But,’ says one, ‘You say they cannot fall away.’ What is the use of putting this ‘if’ in, like a bugbear to frighten children, or like a ghost that can have no existence? My learned friend, ‘Who art thou that repliest against God?’ If God has put it in, he has put it in for wise reasons and for excellent purposes. Let me show you why. First, O Christian, it is put in to keep thee from falling away. God preserves his children from falling away; but he keeps them by the use of means; and one of these is, the terrors of the law, showing them what would happen if they were to fall away. There is a deep precipice: what is the best way to keep any one from going down there? Why, to tell him that if he did he would inevitably be dashed to pieces. In some old castle there is a deep cellar, where there is a vast amount of fixed air and gas, which would kill anybody who went down. What does the guide say? ‘If you go down you will never come up alive.’ Who thinks of going down? The very fact of the guide telling us what the consequences would be, keeps us from it. Our friend puts away from us a cup of arsenic; he does not want us to drink it, but he says, ‘If you drink it, it will kill you.’ Does he suppose for a moment that we should drink it. No; he tells us the consequences, and he is sure we will not do it. So God says, ‘My child, if you fall over this precipice you will be dashed to pieces.’ What does the child do? He says, ‘Father, keep me; hold thou me up, and I shall be safe.’ It leads the believer to greater dependence on God, to a holy fear and caution, because he knows that if he were to fall away he could not be renewed, and he stands far away from that great gulf, because he know that if he were to fall into it there would be no salvation for him.

Thomas Schreiner joined the Southern Seminary faculty in 1997 after serving 11 years on the faculty at Bethel Theological Seminary. He also taught New Testament at Azusa Pacific University. Dr. Schreiner, a Pauline scholar, is the author or editor of several books including, Romans, in the Baker Exegetical Commentary Series on the New Testament; Interpreting the Pauline Epistles; The Law and Its Fulfillment: A Pauline Theology of Law; The Race Set Before Us: A Biblical Theology of Perseverance and Assurance; Still Sovereign: Contemporary Perspectives of Election, Foreknowledge, and Grace, co-edited with Bruce A. Ware; Women in the Church: A Fresh Analysis of I Timothy 2:9-15; Paul, Apostle of God’s Glory in Christ: A Pauline Theology, 1 and 2 Peter, Jude, New Testament Theology: Magnifying God in Christ, Magnifying God in Christ: A Summary of New Testament Theology, and Galatians.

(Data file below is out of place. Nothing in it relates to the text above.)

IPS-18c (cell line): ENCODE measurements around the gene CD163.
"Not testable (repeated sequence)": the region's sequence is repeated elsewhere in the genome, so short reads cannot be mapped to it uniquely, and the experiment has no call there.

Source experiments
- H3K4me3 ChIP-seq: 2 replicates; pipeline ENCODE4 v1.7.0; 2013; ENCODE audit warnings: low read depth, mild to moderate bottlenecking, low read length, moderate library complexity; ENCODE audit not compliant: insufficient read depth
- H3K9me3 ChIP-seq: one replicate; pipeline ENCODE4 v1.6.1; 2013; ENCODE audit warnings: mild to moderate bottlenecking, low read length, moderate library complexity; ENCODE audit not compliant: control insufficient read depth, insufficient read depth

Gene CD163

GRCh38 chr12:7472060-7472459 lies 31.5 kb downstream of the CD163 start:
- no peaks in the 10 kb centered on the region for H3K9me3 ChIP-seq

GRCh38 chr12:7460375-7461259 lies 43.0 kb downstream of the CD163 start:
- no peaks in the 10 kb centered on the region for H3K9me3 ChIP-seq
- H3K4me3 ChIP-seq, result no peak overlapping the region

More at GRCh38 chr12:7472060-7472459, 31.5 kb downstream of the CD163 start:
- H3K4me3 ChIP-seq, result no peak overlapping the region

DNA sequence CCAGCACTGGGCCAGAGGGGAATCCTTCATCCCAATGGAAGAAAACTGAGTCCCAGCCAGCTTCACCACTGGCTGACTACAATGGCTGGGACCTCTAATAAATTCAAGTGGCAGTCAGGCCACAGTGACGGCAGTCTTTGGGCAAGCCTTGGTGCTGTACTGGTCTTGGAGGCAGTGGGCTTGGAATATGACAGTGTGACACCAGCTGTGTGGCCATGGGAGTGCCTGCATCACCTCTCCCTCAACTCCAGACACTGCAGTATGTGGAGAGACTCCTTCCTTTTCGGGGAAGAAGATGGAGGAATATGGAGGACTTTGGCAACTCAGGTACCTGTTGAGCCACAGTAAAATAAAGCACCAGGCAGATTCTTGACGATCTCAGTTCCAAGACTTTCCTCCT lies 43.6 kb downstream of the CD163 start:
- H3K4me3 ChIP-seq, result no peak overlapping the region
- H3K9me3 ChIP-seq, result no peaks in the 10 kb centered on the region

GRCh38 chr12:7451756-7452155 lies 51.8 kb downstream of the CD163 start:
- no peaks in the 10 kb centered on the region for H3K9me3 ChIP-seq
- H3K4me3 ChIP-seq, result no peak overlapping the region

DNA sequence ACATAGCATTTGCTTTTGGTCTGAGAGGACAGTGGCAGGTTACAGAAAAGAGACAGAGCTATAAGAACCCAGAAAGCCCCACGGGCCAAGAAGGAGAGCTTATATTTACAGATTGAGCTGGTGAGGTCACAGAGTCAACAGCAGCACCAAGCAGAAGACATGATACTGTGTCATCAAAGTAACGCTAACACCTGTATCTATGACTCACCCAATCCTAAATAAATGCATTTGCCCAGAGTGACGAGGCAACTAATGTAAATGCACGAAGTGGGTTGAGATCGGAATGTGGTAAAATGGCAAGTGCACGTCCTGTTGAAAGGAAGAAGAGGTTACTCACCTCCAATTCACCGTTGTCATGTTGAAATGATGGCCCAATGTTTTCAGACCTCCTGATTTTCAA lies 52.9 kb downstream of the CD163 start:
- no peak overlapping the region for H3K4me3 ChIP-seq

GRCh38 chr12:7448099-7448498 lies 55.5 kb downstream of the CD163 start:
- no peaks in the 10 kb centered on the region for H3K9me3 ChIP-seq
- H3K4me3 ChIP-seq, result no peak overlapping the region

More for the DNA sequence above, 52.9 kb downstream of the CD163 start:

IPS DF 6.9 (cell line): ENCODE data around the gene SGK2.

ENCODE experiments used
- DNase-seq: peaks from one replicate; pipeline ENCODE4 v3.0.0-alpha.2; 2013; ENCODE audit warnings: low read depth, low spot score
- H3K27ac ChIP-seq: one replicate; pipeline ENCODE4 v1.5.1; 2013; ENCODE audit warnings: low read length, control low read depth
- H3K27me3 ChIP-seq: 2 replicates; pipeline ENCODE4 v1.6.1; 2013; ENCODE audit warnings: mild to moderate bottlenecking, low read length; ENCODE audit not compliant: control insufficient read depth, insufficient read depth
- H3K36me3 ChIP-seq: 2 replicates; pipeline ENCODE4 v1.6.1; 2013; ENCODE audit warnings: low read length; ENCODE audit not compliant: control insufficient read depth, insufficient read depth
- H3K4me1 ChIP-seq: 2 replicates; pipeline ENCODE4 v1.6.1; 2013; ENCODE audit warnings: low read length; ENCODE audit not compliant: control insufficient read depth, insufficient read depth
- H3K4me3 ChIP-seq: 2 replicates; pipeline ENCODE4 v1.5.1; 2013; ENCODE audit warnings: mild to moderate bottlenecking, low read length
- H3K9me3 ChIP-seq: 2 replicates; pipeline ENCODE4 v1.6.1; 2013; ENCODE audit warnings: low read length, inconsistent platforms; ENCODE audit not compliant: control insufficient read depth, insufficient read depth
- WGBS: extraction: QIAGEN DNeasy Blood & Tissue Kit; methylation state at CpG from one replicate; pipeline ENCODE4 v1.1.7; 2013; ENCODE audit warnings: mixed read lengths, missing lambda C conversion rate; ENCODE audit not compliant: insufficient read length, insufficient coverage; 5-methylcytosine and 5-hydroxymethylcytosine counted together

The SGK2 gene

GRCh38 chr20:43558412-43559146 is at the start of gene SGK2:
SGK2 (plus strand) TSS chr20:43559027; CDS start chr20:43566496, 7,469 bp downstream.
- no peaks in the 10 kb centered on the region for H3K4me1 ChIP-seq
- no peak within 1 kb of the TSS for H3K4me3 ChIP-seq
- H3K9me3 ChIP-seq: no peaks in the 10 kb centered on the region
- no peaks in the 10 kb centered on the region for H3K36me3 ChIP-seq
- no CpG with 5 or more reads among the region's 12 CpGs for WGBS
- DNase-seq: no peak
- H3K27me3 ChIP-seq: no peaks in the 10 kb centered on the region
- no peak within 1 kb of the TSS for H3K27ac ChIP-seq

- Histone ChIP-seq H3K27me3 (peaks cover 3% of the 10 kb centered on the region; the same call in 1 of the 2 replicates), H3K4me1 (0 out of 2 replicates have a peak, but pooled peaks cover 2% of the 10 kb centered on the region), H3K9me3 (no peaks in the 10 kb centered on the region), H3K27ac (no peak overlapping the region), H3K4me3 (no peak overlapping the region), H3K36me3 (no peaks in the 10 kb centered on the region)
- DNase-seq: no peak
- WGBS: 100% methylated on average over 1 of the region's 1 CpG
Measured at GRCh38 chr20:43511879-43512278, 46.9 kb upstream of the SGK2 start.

• How comforting to know that the good Rev. Spurgeon agrees with me! When I teach on these warnings, I connect them to the great promise in 1st Thessalonians 2:13 which states, “the Word of God, which also performs its work in you who believe.” (NASB) The Word of God does God’s work and His will. It is the means by which God keeps His elect unto the day of salvation!

  • I can see how it is “to keep thee from falling away.” But the warnings hardly presuppose that believers *can’t* fall away. Dr. Craig’s response to the Calvinist objection continues to go unanswered, “if the warnings themselves bring about perseverance, then is it not true that the believer is *capable* of falling away, even though, because of the warnings, he will not? For warnings do not seem to act as efficient causes upon the will, forcing one to act in a certain way; they can be disobeyed.”

    It would be helper if Dr. Schreiner can biblically prove what he assumes, namely: (1) the efficient cause of perseverance lies not in the grace of God, but the means themselves, and (2) where does scripture itself define the nature of the warnings in the way Dr. Schreiner sees them? It seems he just assumes this to be the case but has yet to provide biblical support for this.

  • Hi Tom,

    Thanks for the article, someone just sent this link to me. I like points 1 and 2, however on point 3 I think you are going too far, or taking too polemic of a stand.

    I’m not sure why folks feel that we must say the book itself or the warning passages are addressed specifically to regenerated believers. Is not the hearing congregation made up of both sheep and goats? Are not there unsaved “listeners” or “seekers” with us every Sunday morning? Hebrew’s is speaking to just that: Hebrews, the noted people of God! Jews who had heard the message of the Gospel, but were being tempted to pull back to the Hebrew culture and religious system. Do we think they were all saved? Why would we? Some no doubt had not yet exercised saving faith, so just hearing the Gospel did not benefit them.

    ” For good news came to us just as to them, but the message they heard did not benefit them, because they were not united by faith with those who listened” (Hebrews 4:2 ESV)